AirCom is small enough to attach to a car's tailpipe and is equipped with GPS, WiFi, a power system and battery. The adaptable components can record location, vehicle and engine measurements and readings from environmental sensors. The sensors are where the important work happens. And it all happens in real-time, relaying information live to a website using the cellular network.
You’re inhaling air reading this right now. And when you’re walking your regular route on your town’s streets, you could be breathing in pollution from emissions. It would be great if there were something that could be fitted on many cars at the same time to track concentrations of air pollutants. With AirCom, that will be an everyday deal, and it comes to us from the WVU team who discovered Volkswagen’s cheating of emissions standards. Research at the Center for Alternative Fuels, Engines and Emissions led to the commercial development of portable emissions measurement systems. Now the team has created a micro-sized version of the device called AirCom, the size of a large TV remote, which can connect to a car’s tailpipe and has a projected cost of a few hundred dollars. So when cities look to reduce air pollution, they’ll have AirCom on their side.
At the first tykes crossed into Eastwood Elementary School in Morgantown three years ago, some were just learning to spell W-A-L-L. The walls around them tell a story using some words that are harder to say but concepts that are easy to understand. The building, one of only a few education buildings in the state with a gold certification from the U.S. Green Building Council, became environmentally and economically responsible in part from the use of fiber-reinforced polymer panels created at WVU’s Constructed Facilities Center. Hota GangaRao, director of the center and the Maurice A. and JoAnn Wadsworth Distinguished Professor of Civil Engineering, said the modular panels used in this design can cut cost and construction time in half and eliminate most construction waste. The panels, developed with support from the National Science Foundation, can be made from bio-resin, use recycled material and surpass conventional building materials when it comes to insulation and safety rating.
When the more than 20 million people in the U.S. with asthma have their lung capacity tested, they have to take deep, excruciating breaths into a plastic bottle called a spirometer. That’s how it’s done. Small children don’t know how to do this, and it hurts a lot. There’s about to be a product that will not only make this process more comfortable, but ensure that rural residents get the treatment they need, too. Michael McCawley, assistant professor in the School of Public Health, started creating a new kind of spirometer completely different from anything on the market while consulting with Respiratory Management Technology in Wilmington, Del. Last year, a group of students in the Benjamin M. Statler College of Engineering and Mineral Resources helped bring the idea up to date with modern microprocessors and bring it even closer to becoming realized. It’s small, easy to use and mobile. The device that looks like a box connected to a tube has Internet capability so test results can be sent to doctors who may be far away. Because it’s in the home, the invention can also evaluate patients regularly to better manage their asthma and avoid emergency room visits. Once initial testing is finished, the company is partnering with WVU to get the machines into rural homes for further research and one day launch the product commercially.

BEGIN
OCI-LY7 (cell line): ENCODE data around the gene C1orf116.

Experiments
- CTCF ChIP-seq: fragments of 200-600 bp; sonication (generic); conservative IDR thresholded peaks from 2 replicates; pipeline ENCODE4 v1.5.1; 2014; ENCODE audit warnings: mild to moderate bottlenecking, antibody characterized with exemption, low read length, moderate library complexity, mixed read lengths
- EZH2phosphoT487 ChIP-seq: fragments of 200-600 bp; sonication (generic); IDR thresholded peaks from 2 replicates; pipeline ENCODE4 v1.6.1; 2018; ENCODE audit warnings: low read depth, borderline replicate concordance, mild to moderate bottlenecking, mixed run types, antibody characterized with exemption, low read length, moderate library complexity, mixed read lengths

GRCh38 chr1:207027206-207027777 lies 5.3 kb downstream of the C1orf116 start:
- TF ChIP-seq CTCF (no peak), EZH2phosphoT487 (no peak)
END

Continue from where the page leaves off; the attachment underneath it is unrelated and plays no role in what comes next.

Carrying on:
You may dream of winding corridors that turn right, then left, then right again. If you’re part of a particular art exhibit, those watching you dream could see labyrinths, too. Aaron Williams, BFA ’11, Sculpture and Printmaking, is pursuing a Master of Fine Arts at the University of Florida where he developed an exhibit called “ENTERFACE: somnwhere” following his research at the WVU sleep research lab. Williams attaches electrodes to a volunteer who then falls asleep. As the subject makes rapid eye movements, software responds to create twists and turns for each movement in a dreamscape reminiscent of video games and make a map of the subject’s sleep patterns. This living, interactive sculpture exhibit that merges art and technology brings attention to sleep, how interesting it is to study and how you miss it when you can’t have it. Williams’ vision is that everyone could use this approach to see the pattern of their dreams after they’re awake.
This invention that fits in a car's tailpipe can help contribute to getting cleaner air in our cities.Continue Reading
A new virtual reality system developed at WVU is pushing neuroscience forward. An eye-scanning technology is keeping financial information safe around the world.Continue Reading